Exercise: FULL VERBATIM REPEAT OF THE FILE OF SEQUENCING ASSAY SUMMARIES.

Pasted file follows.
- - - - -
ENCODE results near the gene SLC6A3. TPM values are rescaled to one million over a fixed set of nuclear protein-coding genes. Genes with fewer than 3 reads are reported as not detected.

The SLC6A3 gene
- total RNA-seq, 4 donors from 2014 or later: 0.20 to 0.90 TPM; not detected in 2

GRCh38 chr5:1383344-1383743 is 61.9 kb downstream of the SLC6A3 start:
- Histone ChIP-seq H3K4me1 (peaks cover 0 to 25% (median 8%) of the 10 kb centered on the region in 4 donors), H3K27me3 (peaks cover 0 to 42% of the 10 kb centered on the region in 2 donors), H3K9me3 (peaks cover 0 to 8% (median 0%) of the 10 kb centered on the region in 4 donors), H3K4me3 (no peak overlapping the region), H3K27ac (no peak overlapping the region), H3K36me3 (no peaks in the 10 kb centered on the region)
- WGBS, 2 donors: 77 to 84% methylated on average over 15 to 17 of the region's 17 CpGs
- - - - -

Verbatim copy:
ENCODE results near the gene SLC6A3. TPM values are rescaled to one million over a fixed set of nuclear protein-coding genes. Genes with fewer than 3 reads are reported as not detected.

The SLC6A3 gene
- total RNA-seq, 4 donors from 2014 or later: 0.20 to 0.90 TPM; not detected in 2

GRCh38 chr5:1383344-1383743 is 61.9 kb downstream of the SLC6A3 start:
- Histone ChIP-seq H3K4me1 (peaks cover 0 to 25% (median 8%) of the 10 kb centered on the region in 4 donors), H3K27me3 (peaks cover 0 to 42% of the 10 kb centered on the region in 2 donors), H3K9me3 (peaks cover 0 to 8% (median 0%) of the 10 kb centered on the region in 4 donors), H3K4me3 (no peak overlapping the region), H3K27ac (no peak overlapping the region), H3K36me3 (no peaks in the 10 kb centered on the region)
- WGBS, 2 donors: 77 to 84% methylated on average over 15 to 17 of the region's 17 CpGs